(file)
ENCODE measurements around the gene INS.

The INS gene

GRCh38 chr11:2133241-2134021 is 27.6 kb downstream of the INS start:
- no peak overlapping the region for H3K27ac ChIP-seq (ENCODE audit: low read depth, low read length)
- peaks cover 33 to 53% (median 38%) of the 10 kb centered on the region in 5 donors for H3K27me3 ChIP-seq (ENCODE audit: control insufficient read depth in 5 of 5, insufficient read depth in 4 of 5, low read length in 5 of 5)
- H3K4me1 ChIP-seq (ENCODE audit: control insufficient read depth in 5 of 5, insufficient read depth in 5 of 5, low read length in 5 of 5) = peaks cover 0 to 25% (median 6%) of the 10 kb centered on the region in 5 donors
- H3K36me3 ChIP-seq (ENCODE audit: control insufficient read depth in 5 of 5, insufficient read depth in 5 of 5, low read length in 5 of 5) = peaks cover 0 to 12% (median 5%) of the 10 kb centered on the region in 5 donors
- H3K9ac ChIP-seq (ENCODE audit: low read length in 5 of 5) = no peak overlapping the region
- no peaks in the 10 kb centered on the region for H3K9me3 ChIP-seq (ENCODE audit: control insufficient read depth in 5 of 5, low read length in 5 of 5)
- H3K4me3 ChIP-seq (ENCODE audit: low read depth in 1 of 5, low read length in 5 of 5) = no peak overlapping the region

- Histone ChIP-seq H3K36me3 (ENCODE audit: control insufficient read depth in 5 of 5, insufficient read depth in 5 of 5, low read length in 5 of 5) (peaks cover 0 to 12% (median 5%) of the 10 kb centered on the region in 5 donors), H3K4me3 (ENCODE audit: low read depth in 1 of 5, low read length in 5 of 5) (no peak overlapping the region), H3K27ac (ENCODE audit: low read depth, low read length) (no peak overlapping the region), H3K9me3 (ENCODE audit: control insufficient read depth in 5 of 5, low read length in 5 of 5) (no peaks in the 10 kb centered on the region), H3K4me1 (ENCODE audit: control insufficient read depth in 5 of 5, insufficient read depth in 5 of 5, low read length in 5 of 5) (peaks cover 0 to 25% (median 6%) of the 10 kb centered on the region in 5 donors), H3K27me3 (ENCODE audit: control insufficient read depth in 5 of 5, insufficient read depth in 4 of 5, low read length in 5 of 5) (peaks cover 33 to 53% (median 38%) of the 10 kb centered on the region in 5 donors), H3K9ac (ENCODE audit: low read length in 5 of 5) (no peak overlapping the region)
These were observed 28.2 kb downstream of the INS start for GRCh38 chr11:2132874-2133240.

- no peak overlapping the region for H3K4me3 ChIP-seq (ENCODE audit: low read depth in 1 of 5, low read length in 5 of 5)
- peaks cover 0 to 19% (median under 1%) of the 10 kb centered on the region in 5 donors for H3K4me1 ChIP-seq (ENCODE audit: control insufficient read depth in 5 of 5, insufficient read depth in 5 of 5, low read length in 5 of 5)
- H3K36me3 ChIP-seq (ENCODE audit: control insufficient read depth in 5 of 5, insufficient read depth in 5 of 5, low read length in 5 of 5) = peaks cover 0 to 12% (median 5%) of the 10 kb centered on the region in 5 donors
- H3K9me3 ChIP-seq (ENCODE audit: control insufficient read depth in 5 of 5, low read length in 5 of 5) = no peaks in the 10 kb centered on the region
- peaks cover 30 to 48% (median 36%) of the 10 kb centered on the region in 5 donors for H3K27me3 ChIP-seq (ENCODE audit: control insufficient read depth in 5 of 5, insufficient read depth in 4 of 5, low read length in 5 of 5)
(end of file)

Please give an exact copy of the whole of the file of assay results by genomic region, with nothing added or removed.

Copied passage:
ENCODE measurements around the gene INS.

The INS gene

GRCh38 chr11:2133241-2134021 is 27.6 kb downstream of the INS start:
- no peak overlapping the region for H3K27ac ChIP-seq (ENCODE audit: low read depth, low read length)
- peaks cover 33 to 53% (median 38%) of the 10 kb centered on the region in 5 donors for H3K27me3 ChIP-seq (ENCODE audit: control insufficient read depth in 5 of 5, insufficient read depth in 4 of 5, low read length in 5 of 5)
- H3K4me1 ChIP-seq (ENCODE audit: control insufficient read depth in 5 of 5, insufficient read depth in 5 of 5, low read length in 5 of 5) = peaks cover 0 to 25% (median 6%) of the 10 kb centered on the region in 5 donors
- H3K36me3 ChIP-seq (ENCODE audit: control insufficient read depth in 5 of 5, insufficient read depth in 5 of 5, low read length in 5 of 5) = peaks cover 0 to 12% (median 5%) of the 10 kb centered on the region in 5 donors
- H3K9ac ChIP-seq (ENCODE audit: low read length in 5 of 5) = no peak overlapping the region
- no peaks in the 10 kb centered on the region for H3K9me3 ChIP-seq (ENCODE audit: control insufficient read depth in 5 of 5, low read length in 5 of 5)
- H3K4me3 ChIP-seq (ENCODE audit: low read depth in 1 of 5, low read length in 5 of 5) = no peak overlapping the region

- Histone ChIP-seq H3K36me3 (ENCODE audit: control insufficient read depth in 5 of 5, insufficient read depth in 5 of 5, low read length in 5 of 5) (peaks cover 0 to 12% (median 5%) of the 10 kb centered on the region in 5 donors), H3K4me3 (ENCODE audit: low read depth in 1 of 5, low read length in 5 of 5) (no peak overlapping the region), H3K27ac (ENCODE audit: low read depth, low read length) (no peak overlapping the region), H3K9me3 (ENCODE audit: control insufficient read depth in 5 of 5, low read length in 5 of 5) (no peaks in the 10 kb centered on the region), H3K4me1 (ENCODE audit: control insufficient read depth in 5 of 5, insufficient read depth in 5 of 5, low read length in 5 of 5) (peaks cover 0 to 25% (median 6%) of the 10 kb centered on the region in 5 donors), H3K27me3 (ENCODE audit: control insufficient read depth in 5 of 5, insufficient read depth in 4 of 5, low read length in 5 of 5) (peaks cover 33 to 53% (median 38%) of the 10 kb centered on the region in 5 donors), H3K9ac (ENCODE audit: low read length in 5 of 5) (no peak overlapping the region)
These were observed 28.2 kb downstream of the INS start for GRCh38 chr11:2132874-2133240.

- no peak overlapping the region for H3K4me3 ChIP-seq (ENCODE audit: low read depth in 1 of 5, low read length in 5 of 5)
- peaks cover 0 to 19% (median under 1%) of the 10 kb centered on the region in 5 donors for H3K4me1 ChIP-seq (ENCODE audit: control insufficient read depth in 5 of 5, insufficient read depth in 5 of 5, low read length in 5 of 5)
- H3K36me3 ChIP-seq (ENCODE audit: control insufficient read depth in 5 of 5, insufficient read depth in 5 of 5, low read length in 5 of 5) = peaks cover 0 to 12% (median 5%) of the 10 kb centered on the region in 5 donors
- H3K9me3 ChIP-seq (ENCODE audit: control insufficient read depth in 5 of 5, low read length in 5 of 5) = no peaks in the 10 kb centered on the region
- peaks cover 30 to 48% (median 36%) of the 10 kb centered on the region in 5 donors for H3K27me3 ChIP-seq (ENCODE audit: control insufficient read depth in 5 of 5, insufficient read depth in 4 of 5, low read length in 5 of 5)